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Book Review: You Beneath Your Skin by Damyanti Biswas
(Published by Simon & Schuster India, 17 Sept 2019)
I purchased this book even before I requested it on Netgalley, but I requested it anyway and was approved.
The author Damyanti Biswas lives in Singapore, and has written many shorts / flash fiction, and this story derives from her experience working with NGOs in Delhi. The author also happens to be a mentor in a prestigious writing competition. This book, “You Beneath Your Skin,” in its unpublished avatar, was longlisted in the Bath Novel award (UK) of 2016.
The book come with the logline – Lies. Ambition. Family. There are primarily two characters, but the story progresses through five POVs. The story is told in third person, and it has been written with remarkable detailing. The characters are well formed, and depicted with all their complexity. As the story progresses, the layers of their mental masks get ripped off one by one. This has been achieved pretty well using the inner thoughts and motivations of the characters, and through interactions with their near and dear in various life situations.
The author does well to depict the reality and the axis of rot that prevails at various levels of the Indian society. This book has been spoken about as a contemporary crime fiction with a literary bend, so don’t expect it to be a cozy whodunit or a police procedural or a murder mystery. The crime part is gruesome with all its details, and may even have a trigger for those who have had some bad experience with acids. A bad experience with acids that I had in school in chemistry lab, and had forgotten, came rushing in when I read chapter 19 that has acid attack portrayed in graphic details. Besides, hindi cuss words have been used at many places.
The two main characters are Anjali Morgan, an Indo-American psychologist working in Delhi, and the cop, Jatin Bhatt, an officer of Delhi Police. More than Anjali, the cop is the main character. The story explores their psyche through backstory and present. Their relation has a potential of creating havoc with their friends and family. In some ways, broken families and its effect on kids can be easily deciphered. The other three POVs are Maya, the cop’s sister, Pawan, Maya’s employee and beau, and Varun, the cop’s son and a spoiled brat. The characters are vivid.
I loved many of the nuances that the author deploys early on to set the narrative. Whether it be the way kids are used as a tool for career progression of their parents, whether it be the descriptions of slum kids, or the way people from backward areas of India speak English. The book can be a delight for those interested in urdu couplets of Ghalib whose translation has been well integrated within the scenes, so one doesn’t feel out of place as if reading simple translation as done in some books. It brings out a flavor of Indian society, and makes the book deeply rooted in its setting, Delhi, but more importantly in a social milieu that is upper middle class and sensitive. It plays out pretty well with the character of the cop.
Besides the crimes against women and children, and juvenile crime, it shows the underbelly of Delhi in details. The scenes are well expressed. The book deals with various kinds of marginalization, women in poverty, a mixed-race woman who is seen as the ‘other,’ and an autistic child. These marginalizations are depicted in various manners through daily interactions of characters with people around them. The plotline may not be new as similar plotlines can be found in books like “The Silence of Murder,” a YA book by Dandi Daley Mackall. I liked the way the story progressed to a point where the cop gets torn between two people he loves.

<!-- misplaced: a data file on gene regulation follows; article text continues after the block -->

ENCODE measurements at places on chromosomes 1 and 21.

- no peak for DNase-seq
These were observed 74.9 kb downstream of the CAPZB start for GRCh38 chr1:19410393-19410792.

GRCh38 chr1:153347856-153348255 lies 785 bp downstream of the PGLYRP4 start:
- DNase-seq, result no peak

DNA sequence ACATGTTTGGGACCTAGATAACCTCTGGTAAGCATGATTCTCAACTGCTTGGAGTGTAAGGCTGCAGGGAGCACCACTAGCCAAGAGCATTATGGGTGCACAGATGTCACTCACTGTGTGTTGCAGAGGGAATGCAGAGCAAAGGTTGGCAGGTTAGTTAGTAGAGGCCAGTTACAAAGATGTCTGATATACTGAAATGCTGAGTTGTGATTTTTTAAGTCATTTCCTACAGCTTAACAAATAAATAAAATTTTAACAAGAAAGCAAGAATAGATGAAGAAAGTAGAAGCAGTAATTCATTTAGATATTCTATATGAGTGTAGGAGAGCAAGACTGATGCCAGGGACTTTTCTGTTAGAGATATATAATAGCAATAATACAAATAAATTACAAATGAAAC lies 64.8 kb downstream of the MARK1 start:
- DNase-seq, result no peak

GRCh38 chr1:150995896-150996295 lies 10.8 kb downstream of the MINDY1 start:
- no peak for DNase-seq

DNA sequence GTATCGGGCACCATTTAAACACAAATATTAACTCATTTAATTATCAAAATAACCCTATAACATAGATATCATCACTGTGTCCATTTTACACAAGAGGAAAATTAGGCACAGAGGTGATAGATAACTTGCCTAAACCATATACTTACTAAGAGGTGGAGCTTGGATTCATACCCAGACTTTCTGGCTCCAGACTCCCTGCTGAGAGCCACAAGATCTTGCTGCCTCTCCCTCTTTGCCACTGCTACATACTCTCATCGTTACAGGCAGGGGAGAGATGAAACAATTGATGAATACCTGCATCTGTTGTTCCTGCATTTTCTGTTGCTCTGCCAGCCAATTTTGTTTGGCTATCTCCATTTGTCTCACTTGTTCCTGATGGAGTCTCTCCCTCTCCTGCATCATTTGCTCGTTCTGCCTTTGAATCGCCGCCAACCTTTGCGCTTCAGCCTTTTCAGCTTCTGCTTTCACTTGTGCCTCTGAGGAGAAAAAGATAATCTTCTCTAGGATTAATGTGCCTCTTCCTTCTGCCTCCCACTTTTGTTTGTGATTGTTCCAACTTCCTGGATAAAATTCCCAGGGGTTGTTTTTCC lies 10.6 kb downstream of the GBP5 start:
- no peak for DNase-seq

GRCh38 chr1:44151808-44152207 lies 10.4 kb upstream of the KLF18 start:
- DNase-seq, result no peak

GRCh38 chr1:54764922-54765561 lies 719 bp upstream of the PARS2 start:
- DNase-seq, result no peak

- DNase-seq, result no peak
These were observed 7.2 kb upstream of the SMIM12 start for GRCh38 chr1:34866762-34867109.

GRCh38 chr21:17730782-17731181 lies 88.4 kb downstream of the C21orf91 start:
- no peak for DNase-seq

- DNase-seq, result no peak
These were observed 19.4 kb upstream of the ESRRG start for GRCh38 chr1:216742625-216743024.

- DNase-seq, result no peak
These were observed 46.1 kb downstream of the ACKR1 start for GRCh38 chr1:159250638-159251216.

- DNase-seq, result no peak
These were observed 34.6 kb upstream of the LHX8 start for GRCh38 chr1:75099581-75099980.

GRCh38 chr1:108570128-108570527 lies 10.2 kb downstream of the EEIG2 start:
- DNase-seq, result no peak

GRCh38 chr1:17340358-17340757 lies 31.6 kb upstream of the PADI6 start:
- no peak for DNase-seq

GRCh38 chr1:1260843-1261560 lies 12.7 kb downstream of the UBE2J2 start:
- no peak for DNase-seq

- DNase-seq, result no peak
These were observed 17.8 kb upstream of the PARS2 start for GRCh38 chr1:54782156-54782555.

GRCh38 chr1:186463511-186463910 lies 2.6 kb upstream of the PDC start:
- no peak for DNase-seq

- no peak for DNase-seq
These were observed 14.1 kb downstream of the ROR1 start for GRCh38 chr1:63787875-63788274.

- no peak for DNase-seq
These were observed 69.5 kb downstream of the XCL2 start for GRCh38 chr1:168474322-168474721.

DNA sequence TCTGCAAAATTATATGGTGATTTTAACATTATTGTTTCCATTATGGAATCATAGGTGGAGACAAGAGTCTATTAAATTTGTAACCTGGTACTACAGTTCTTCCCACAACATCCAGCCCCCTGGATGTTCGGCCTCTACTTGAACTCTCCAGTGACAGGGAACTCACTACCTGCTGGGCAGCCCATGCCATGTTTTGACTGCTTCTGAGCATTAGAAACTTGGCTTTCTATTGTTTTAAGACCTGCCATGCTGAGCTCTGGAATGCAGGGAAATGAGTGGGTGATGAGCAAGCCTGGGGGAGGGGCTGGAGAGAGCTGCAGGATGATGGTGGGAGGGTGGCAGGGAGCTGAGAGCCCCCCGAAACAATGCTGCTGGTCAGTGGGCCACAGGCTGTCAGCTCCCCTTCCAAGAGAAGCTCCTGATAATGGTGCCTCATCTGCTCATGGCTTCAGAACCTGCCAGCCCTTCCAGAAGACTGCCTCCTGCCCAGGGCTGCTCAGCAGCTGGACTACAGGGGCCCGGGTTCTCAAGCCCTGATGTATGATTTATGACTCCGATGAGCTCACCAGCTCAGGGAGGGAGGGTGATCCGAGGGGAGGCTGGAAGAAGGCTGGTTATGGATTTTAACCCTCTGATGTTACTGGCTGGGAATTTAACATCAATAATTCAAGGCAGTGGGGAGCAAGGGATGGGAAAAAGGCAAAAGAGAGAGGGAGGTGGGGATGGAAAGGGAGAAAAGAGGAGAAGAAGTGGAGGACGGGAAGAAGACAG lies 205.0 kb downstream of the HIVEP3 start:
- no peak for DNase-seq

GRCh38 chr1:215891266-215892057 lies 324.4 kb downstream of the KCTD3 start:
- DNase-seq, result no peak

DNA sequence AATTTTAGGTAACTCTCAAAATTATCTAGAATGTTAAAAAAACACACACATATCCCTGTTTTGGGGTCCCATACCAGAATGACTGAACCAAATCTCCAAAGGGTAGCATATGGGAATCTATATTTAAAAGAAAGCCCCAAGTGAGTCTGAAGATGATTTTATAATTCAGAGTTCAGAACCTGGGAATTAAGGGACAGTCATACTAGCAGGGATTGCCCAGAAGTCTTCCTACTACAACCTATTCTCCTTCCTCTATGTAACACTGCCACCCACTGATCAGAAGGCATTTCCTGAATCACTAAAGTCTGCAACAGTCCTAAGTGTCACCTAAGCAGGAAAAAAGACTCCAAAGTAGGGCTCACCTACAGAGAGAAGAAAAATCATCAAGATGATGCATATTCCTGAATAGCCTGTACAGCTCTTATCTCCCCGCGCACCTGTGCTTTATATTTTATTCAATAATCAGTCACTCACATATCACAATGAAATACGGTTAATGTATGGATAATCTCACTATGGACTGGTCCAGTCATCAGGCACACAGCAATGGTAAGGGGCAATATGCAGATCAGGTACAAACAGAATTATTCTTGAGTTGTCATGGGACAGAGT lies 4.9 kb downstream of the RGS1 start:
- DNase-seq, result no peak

In a way, it goes deep into the dark side of Indian society, and blurs the boundaries between reality & fiction, and many layers of socio-political-criminal nexus of patriarchy are peeled off.
So, is the book perfect? While the book is well crafted (with couple of POV timeline issues), it would attract a similar criticism that books like “To Kill A Mocking Bird” or “Gone With The Wind” attracts. In this case, the acid attack is used as a narrative device, and there is nothing more to it. In trying to be a mirror of the society, the book falls into the trap of ‘product of its time.’ For a book that espouses the cause of acid-attack victims and pledges funds for survivors and their children, I couldn’t understand why the book allowed itself to peter out at the end – where it really mattered – the quest for justice.
As a reader I could feel the anger and the dismay of the characters. As I read through the end, I expected it would go the way of a book like “The Hate U Give,” or the ending similar to a movie like “Mother India,” but then nothing happens! Those behind the attack, who are also involved in other crimes against women and murders, are sent off to study in London! And everyone is reconciled, perhaps even happy!
A quote from last chapter for the character Anjali who is the victim – “In front of the mirror, she twirled in her dress, setting her hair loose and let a smile work its way down her body. She had a job to do, a life to live, and a hell of a story to tell her grandchildren.”
Given the rot of socio-political structures in India, justice may look a mirage, but to accept it as fait accompli without even trying is perpetuation of the wrong. I couldn’t understand why there is no outrage, no protest, no marches, no demonstration by the people for action to book the culprits. Delhi has after all not been so insipid not to take up issues. I don’t know what prompted the author to not dazzle in the end. It makes me think the author missed the opportunity provided by fiction.
Except for the ending, the book is excellent.
Further reading on the issue of ‘product of its time’ at The Atlantic and Bookriot
Copyright © Anup Mukherjee
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